THOUGH THE Salkinds may not have realized it at the time, finding Reeve was a luckier break than getting the Newmans. Almost the perfect physical match for a Superman, he could project the boyish charm that made both the ego-busting muscleman and the nebbish newsman palatable and credible. Underneath the red and blue Reeve kept enough of the sly midwestern farm boy to make Superman's schizophrenic life a myth rooted in the American ideals of silent strength and self-effacing mannerisms. None of the Superman films ever fully descended into campy self-parody, because Reeve made the Big Red S a hero worth cheering for.

This time, the fickle finger of film-fame fate fell on Helen Slater, yet another graduate of the much "Famed" High School of the Performing Arts in New York. Her performance shows the trademarks of that institution's actors: mere competence so polished that all traces of character have been rubbed out. Slater, cute as she is, overwhelms the film with her dullness.

But Slater's spectacular colorlessness cannot be attributed to her lack of talent alone. Director Jeannot Szwarc, with the blood of "Jaws II" already on his hands, is carrying out his own niche as a hatchetman of promising sequels. Given a cast of the most talented hams in Hollywood, he squeezes as bland a performance as possible from each one. Dunaway is left to rehash the residue of her Joan Crawfordisms from "Mommy Dearest," charging through some genuinely funny lines with the comic timing of Mr. I.

O'Toole, as the repentant Kryptonian Zaltar, reverts to the sloppy mannerisms that only a sloppy director would allow O'Toole is never on screen with Cooke, one of the great missed movie opportunities of many years. For his part, Cooke almost succeeds in catalyzing some comic chemistry with the self-absorbed Dunaway, but he is never on screen long enough to succeed. Hart Bochner plays Ethan, a sort of distaff Lois Lane, with as much quirky nervousness as Margot Kidder brought to Lane. The chubby Vaccarro seems to be the only veteran comfortable with her part, which entirely consists of insults and sarcastic variations on "Gee whiz, Selena."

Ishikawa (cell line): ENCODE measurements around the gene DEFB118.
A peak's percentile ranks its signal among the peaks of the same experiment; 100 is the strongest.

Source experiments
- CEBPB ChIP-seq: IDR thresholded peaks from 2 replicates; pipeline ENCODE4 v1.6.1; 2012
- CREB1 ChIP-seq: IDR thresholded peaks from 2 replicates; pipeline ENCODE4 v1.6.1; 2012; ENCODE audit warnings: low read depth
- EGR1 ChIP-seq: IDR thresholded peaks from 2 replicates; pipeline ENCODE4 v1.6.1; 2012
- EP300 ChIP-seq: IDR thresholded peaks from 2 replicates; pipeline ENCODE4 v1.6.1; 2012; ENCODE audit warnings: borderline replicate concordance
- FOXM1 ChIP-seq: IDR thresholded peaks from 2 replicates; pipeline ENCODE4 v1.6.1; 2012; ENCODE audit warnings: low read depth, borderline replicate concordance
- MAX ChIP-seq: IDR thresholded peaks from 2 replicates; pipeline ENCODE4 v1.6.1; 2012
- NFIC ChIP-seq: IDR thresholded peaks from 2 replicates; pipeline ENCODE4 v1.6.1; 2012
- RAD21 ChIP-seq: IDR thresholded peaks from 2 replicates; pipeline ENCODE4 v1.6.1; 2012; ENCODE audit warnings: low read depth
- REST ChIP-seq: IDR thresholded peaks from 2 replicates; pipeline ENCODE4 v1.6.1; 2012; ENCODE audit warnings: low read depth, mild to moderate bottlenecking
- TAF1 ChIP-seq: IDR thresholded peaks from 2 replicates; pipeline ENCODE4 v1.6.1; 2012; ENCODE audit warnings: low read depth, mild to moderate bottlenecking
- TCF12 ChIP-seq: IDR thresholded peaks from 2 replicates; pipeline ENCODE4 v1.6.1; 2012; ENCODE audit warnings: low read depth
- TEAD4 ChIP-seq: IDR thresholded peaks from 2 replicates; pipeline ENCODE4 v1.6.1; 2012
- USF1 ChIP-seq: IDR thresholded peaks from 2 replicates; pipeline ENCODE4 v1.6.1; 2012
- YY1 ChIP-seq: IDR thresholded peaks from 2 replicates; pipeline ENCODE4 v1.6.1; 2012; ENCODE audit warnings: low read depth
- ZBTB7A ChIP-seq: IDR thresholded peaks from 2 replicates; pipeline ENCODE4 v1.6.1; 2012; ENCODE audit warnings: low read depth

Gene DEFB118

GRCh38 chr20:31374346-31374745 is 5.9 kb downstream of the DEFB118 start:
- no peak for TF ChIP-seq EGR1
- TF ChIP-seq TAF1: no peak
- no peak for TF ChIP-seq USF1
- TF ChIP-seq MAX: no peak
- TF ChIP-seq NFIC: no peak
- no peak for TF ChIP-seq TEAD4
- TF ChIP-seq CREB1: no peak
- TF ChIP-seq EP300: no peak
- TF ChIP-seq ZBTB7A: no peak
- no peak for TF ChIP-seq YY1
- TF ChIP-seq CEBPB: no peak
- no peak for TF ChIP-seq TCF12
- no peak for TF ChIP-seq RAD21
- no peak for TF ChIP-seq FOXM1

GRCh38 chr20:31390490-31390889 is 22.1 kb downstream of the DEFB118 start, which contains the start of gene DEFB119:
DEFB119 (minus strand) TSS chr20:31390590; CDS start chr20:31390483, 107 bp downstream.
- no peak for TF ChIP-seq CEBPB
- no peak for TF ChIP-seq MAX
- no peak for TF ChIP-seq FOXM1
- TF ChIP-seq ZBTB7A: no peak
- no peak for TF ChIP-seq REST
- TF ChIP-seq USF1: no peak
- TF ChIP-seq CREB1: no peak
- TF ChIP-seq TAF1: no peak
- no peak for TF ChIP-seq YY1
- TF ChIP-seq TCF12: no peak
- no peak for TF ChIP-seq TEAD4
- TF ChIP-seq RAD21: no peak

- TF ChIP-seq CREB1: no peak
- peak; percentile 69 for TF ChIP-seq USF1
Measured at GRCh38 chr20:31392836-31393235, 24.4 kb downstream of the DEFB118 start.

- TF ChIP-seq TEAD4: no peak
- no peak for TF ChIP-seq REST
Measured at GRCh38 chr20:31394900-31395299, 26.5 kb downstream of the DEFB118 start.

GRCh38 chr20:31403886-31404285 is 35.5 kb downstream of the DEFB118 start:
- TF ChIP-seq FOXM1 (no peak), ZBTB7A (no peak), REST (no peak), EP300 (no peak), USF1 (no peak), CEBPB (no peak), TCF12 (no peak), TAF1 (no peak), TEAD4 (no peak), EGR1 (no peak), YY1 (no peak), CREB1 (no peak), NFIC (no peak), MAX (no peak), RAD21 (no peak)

ONE OF THE main pleasures of Superman is watching him bash buildings, save trains, and most important, commit assault on people in amusing ways. The cartoon violence in Supergirl is so tepid that we can only wonder if Szware was worried about in timidating males insecure about muscle bound women. The persons Supergirl bashes are two painfully stereotypical redneck truckers with ungentlemanly designs on Supergirl's too, too solid flesh. She can't even bring herself to hit the amazingly unthreatening invisible monster that tears up the countryside, choosing for some unknown reason a more ladylike lightning bolt. And why is it that someone who can fly has to crawl across a shaking floor instead of flying across it?

If intelligent scripting, inspired acting, and professional directing comprise a good super-hero film, then "Supergirl" is by far the worst of the four Super films. But if you feel, as most of Hollywood seems to, that stupidity, capriciousness, and a big bust are the prerequisite of being a female hero, Supergirl supererogates even the execrable standard set by Linda Carter's Wonder Woman. And that's a pretty big suit to fill.